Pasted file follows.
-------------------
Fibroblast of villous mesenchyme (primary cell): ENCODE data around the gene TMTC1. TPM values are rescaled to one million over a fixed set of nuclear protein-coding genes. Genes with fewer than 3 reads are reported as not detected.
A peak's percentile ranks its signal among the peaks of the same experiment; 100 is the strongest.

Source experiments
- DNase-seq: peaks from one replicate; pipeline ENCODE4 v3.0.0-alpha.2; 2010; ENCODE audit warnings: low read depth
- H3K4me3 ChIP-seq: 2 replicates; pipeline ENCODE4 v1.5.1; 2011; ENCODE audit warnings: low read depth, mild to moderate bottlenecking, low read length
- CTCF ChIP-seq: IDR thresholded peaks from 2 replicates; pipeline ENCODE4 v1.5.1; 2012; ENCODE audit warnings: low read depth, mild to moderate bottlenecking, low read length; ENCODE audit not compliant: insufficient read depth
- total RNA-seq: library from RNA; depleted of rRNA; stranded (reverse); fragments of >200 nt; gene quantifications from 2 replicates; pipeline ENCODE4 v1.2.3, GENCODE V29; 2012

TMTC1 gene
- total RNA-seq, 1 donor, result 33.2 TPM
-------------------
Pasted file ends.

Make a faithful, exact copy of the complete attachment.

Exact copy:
Fibroblast of villous mesenchyme (primary cell): ENCODE data around the gene TMTC1. TPM values are rescaled to one million over a fixed set of nuclear protein-coding genes. Genes with fewer than 3 reads are reported as not detected.
A peak's percentile ranks its signal among the peaks of the same experiment; 100 is the strongest.

Source experiments
- DNase-seq: peaks from one replicate; pipeline ENCODE4 v3.0.0-alpha.2; 2010; ENCODE audit warnings: low read depth
- H3K4me3 ChIP-seq: 2 replicates; pipeline ENCODE4 v1.5.1; 2011; ENCODE audit warnings: low read depth, mild to moderate bottlenecking, low read length
- CTCF ChIP-seq: IDR thresholded peaks from 2 replicates; pipeline ENCODE4 v1.5.1; 2012; ENCODE audit warnings: low read depth, mild to moderate bottlenecking, low read length; ENCODE audit not compliant: insufficient read depth
- total RNA-seq: library from RNA; depleted of rRNA; stranded (reverse); fragments of >200 nt; gene quantifications from 2 replicates; pipeline ENCODE4 v1.2.3, GENCODE V29; 2012

TMTC1 gene
- total RNA-seq, 1 donor, result 33.2 TPM